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Posted On: 8th Mar 2017

Remember HIV

Tariro's nanny died of HIV in Zimbabwe
Students learn how HIV is contracted
Serena Cavanagh from Sahir House

‘HIV is something that’s impacted me personally. We had a nanny in Zimbabwe who contracted the virus and it was a great shock when she passed away. I think HIV is still a big problem in the UK too – I think it has been forgotten about and how there’s still young people suffering from it today.’

 

After seeing the ravages of HIV first hand, Tariro Munodawafa is urging UK students to practise safe sex.

 

With Fixers she has designed a condom box containing information about how HIV can be contracted, to educate people about the virus.

 

Fixers arranged for Tariro to talk to ITV Granada News about her campaign.

 

Tariro tells ITV how after coming to the UK from Zimbabwe at the age of eight, she feels she didn’t receive enough education about HIV, compared with other sexually transmitted diseases.

 

The 20-year-old from Liverpool says: ‘What I know now, I definitely didn’t learn when I was at school. I think there generally is a problem amongst young people where we’re not educated about the virus as much as maybe older generations were.

 

‘I’d say it’s important to stop ignorance and stigma, I’d also say it’s very important for young people to know how to protect themselves and how to practice safe sex.’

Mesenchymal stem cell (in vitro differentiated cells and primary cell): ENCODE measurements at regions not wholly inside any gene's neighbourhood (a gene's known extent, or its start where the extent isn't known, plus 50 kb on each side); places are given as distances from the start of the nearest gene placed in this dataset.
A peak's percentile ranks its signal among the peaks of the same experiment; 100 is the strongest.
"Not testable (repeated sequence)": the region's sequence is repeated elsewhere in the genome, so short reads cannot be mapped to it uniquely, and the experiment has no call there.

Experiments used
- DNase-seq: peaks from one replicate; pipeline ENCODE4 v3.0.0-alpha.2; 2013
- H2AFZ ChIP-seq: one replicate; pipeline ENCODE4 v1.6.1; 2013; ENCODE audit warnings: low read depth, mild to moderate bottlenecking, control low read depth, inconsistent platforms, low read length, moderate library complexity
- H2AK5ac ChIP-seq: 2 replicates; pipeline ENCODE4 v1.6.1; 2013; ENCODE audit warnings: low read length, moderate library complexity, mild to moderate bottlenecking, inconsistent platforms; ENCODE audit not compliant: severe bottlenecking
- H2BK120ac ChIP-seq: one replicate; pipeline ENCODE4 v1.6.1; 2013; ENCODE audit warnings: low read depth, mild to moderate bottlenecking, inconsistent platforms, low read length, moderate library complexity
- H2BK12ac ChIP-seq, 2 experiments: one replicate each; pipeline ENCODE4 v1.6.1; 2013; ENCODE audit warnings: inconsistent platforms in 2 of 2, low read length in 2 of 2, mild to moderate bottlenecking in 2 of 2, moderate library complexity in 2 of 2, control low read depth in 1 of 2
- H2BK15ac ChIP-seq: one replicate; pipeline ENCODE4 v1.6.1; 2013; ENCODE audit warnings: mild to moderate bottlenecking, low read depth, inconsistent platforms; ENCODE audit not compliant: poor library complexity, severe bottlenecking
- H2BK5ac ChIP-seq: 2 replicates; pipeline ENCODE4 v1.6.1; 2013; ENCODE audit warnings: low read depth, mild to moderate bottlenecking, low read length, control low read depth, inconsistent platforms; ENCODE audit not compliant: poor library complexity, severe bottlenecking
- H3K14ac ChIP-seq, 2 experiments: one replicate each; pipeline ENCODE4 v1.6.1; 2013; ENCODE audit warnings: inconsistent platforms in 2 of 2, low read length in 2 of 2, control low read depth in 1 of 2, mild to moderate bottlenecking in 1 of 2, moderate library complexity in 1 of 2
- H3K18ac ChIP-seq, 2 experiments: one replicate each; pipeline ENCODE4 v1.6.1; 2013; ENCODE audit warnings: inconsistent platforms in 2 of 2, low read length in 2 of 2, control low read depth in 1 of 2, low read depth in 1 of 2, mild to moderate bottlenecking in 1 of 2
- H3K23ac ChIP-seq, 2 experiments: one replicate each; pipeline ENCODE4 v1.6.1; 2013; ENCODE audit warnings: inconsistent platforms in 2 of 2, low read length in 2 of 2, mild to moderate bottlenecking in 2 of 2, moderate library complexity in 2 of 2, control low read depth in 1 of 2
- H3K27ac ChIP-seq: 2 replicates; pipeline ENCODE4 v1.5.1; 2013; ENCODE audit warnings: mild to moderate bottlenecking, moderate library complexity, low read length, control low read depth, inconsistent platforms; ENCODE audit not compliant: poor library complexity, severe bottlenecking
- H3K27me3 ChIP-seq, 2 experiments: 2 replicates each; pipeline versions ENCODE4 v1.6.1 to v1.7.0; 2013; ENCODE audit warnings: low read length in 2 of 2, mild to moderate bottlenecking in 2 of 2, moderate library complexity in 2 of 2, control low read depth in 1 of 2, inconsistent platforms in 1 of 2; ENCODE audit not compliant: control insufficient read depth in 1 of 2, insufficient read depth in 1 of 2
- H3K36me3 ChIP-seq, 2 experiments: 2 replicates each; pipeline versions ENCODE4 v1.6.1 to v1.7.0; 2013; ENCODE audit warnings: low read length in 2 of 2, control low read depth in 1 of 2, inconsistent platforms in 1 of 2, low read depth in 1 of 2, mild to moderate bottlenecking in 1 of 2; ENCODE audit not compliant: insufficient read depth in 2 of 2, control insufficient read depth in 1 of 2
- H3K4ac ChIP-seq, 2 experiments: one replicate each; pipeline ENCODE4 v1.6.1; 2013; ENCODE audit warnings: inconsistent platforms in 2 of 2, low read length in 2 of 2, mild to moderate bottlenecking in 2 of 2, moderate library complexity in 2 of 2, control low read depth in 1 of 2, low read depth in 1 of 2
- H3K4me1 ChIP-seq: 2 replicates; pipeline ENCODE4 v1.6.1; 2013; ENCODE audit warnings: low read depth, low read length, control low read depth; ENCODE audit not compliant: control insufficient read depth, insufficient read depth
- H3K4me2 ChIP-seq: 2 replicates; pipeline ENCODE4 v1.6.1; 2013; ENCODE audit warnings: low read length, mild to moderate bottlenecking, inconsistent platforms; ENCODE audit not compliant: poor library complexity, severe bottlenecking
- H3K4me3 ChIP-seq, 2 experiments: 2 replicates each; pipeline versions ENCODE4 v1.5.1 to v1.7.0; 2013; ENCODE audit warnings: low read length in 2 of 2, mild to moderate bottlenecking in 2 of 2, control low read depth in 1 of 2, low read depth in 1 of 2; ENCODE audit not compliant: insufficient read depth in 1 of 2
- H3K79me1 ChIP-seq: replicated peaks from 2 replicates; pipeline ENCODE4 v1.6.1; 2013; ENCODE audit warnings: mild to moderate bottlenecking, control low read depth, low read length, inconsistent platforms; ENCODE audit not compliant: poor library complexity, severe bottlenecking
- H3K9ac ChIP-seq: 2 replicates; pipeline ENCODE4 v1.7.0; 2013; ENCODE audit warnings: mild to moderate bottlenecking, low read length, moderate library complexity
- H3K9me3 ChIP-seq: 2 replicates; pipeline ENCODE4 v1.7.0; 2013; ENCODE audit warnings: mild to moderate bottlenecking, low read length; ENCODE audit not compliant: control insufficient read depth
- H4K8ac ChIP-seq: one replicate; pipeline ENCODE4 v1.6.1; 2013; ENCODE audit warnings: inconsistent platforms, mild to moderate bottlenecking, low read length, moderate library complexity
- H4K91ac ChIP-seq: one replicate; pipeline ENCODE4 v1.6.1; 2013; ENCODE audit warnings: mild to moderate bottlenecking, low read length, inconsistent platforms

To read more about Tariro’s campaign or to view the condom boxes, click here.

 

Tariro visited a local college to get feedback on the condom wrappers, and heard some of the misconceptions students have about the virus.

 

After reading the condom packet one student told her: ‘I thought that just by kissing somebody you could catch it, so without that information on the back of the packet I wouldn’t have known that it can’t be caught like that.’

 

Another student describes having learnt little on the subject at school: ‘We talked about STDs in the briefest of ways, and HIV was never talked about.’

 

Another adds: ‘To be honest I didn’t know what HIV was until I left school because no one ever spoke about it or told you how to protect yourself.’

 

Serena Cavanagh from Sahir House, Merseyside’s HIV charity , supports Tariro’s campaign.

 

She says: ‘Here in the North West there are over six thousand people living with HIV and that number is increasing every year.

 

‘Some of the misconceptions that young people have are that there’s a cure, or it’s gone away.

 

‘HIV is a lifelong health condition now, but unfortunately people don’t talk about it or normalise it because of the stigma that still surrounds it, so it’s just not being discussed.

 

‘People aren’t thinking about it - it’s not on their radar.’

 

To find other resources on this topic, and watch Fixers films, click on the image below.

 

 

Author: Erica Witherington

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